The Electronic Journal of Information Systems Evaluation provides critical perspectives on topics relevant to Information Systems Evaluation, with an emphasis on the organisational and management implications
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Journal Issue
Volume 7 Issue 1 / Sep 2004  pp1‑66

Editor: Dan Remenyi

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Measuring the Performance of the IT Function in the UK Health Service Using a Balanced Scorecard Approach  pp1‑10

Maurice Atkinson

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Evaluating the Benefits of Regional Electronic Marketplaces: Assessing the Quality of the REM Success Model  pp11‑20

Denise E Gengatharen, Craig Standing

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Questionnaire Based Usability Evaluation of Hospital Information Systems  pp21‑30

Kai-Christoph Hamborg, Brigitte Vehse, Hans-Bernd Bludau

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Developing an Evaluation Instrument for e‑Commerce Web Sites from the First‑Time Buyer's Viewpoint  pp31‑42

Wei-Hsi Hung, Robert J McQueen

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The Evaluation of Software Quality Factors in Very Large Information Systems  pp43‑48

Souheil Khaddaj, G Horgan

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The Impact of IT investment in RSA e‑Commerce SME Organisations!  pp49‑56

Sam Lubbe

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A Chronic Wound Healing Information Technology System: Design, Testing, and Evaluation in Clinic  pp57‑66

Antonio Sánchez

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Abstract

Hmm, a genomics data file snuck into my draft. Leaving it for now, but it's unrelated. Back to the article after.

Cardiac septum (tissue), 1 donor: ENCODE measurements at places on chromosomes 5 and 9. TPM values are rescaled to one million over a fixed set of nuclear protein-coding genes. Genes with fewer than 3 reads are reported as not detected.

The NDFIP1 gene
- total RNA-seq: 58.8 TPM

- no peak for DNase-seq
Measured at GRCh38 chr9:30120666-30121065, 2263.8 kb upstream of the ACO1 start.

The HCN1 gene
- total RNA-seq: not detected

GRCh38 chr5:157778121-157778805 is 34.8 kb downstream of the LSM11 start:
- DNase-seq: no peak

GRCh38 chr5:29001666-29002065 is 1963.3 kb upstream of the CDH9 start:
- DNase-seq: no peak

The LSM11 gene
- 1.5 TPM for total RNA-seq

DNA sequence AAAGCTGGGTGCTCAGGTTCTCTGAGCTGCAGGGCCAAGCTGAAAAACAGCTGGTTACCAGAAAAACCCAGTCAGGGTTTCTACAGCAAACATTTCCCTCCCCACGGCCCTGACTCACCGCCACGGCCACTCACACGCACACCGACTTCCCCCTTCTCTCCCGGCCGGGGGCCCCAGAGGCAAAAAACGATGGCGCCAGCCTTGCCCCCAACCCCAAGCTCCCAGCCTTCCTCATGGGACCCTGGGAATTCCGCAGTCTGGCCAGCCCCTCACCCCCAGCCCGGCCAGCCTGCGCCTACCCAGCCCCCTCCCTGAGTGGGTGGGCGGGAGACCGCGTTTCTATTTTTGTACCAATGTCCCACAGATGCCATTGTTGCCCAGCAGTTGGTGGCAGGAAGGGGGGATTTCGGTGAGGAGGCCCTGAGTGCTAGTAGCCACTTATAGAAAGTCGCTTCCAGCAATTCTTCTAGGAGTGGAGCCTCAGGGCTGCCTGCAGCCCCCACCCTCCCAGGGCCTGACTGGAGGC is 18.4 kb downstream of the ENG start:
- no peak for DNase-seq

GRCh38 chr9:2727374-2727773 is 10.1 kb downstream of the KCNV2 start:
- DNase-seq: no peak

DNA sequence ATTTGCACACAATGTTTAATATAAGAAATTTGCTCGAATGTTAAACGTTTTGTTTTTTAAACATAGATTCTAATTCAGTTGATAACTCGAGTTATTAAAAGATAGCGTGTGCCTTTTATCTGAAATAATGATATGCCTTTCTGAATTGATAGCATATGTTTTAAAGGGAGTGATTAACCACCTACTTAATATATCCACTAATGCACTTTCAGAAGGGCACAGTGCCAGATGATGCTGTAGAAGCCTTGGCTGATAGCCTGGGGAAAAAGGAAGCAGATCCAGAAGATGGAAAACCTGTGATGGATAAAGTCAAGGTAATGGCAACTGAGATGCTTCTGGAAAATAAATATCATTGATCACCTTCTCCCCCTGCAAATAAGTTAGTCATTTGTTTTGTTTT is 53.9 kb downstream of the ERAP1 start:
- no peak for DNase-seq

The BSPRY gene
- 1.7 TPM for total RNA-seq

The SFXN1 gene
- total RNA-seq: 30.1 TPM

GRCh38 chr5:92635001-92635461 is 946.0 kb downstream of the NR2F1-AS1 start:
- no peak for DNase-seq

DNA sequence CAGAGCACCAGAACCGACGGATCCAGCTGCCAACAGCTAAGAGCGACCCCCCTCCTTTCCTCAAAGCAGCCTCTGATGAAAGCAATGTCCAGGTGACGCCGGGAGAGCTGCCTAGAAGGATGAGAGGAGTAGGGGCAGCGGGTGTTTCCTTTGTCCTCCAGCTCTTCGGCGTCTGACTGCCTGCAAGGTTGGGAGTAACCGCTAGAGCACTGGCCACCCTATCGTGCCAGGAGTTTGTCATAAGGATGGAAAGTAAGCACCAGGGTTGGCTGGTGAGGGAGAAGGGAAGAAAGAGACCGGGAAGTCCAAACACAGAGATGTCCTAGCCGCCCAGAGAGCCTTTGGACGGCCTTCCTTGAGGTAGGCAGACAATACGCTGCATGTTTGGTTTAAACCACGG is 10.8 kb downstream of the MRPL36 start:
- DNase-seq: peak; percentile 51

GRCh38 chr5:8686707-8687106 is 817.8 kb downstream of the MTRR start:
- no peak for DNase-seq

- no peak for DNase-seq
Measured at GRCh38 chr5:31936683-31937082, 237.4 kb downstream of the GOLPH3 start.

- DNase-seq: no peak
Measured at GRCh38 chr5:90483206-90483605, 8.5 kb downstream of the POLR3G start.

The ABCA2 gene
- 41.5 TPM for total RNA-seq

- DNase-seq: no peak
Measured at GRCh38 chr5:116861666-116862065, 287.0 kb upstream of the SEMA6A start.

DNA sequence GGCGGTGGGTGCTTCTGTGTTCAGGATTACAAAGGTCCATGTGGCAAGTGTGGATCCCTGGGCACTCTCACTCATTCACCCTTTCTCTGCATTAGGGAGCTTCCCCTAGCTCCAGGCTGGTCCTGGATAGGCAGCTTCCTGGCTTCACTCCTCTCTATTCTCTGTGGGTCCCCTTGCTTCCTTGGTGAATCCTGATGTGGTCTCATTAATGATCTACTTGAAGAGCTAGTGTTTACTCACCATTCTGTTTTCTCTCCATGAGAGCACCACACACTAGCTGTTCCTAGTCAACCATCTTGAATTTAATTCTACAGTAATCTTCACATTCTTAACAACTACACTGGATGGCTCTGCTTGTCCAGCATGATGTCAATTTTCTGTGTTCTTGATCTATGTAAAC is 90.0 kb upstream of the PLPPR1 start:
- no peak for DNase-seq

In the UK, chronic wound healing is an area of specialist clinical medicine that operates within the framework of the National Health Service. It has been the basis for the design, testing and evaluation of a prototype system of information and communication technology (ICT), specifically adapted to the domain. Different wound healing clinics were examined using a combination of 'hard' and 'soft' methods to allow a richer perspective of the activity and gain a deeper understanding of the human activity, its relation to the working information system, the existing information technology (IT), and the potential of a comprehensive IT system to manipulate live data in clinic. Clinicians and administration staff were included in all aspects of the process to enhance the design lifecycle and the understanding of the process. An observe, report, plan and act (ORPA) cycle, based on the dictates of action research, was established to accomplish the design and testing of a system that clinicians were comfortable enough with to consider its use in clinic. Three different strategies were applied to evaluate its use in participating clinics. Cultural historical activity theory was used as the main framework to analyse the activity system, and to interpret the clinicians and the systems performance, as well as their evaluation of the experience. Activity breakdown areas are suggested and reasons for them are considered in the light of wound care workers feedback, and the researcher's observations, notes, and analysis. 

 

Keywords: Electronic data manipulation, clinical ICT, information technology evaluation

 

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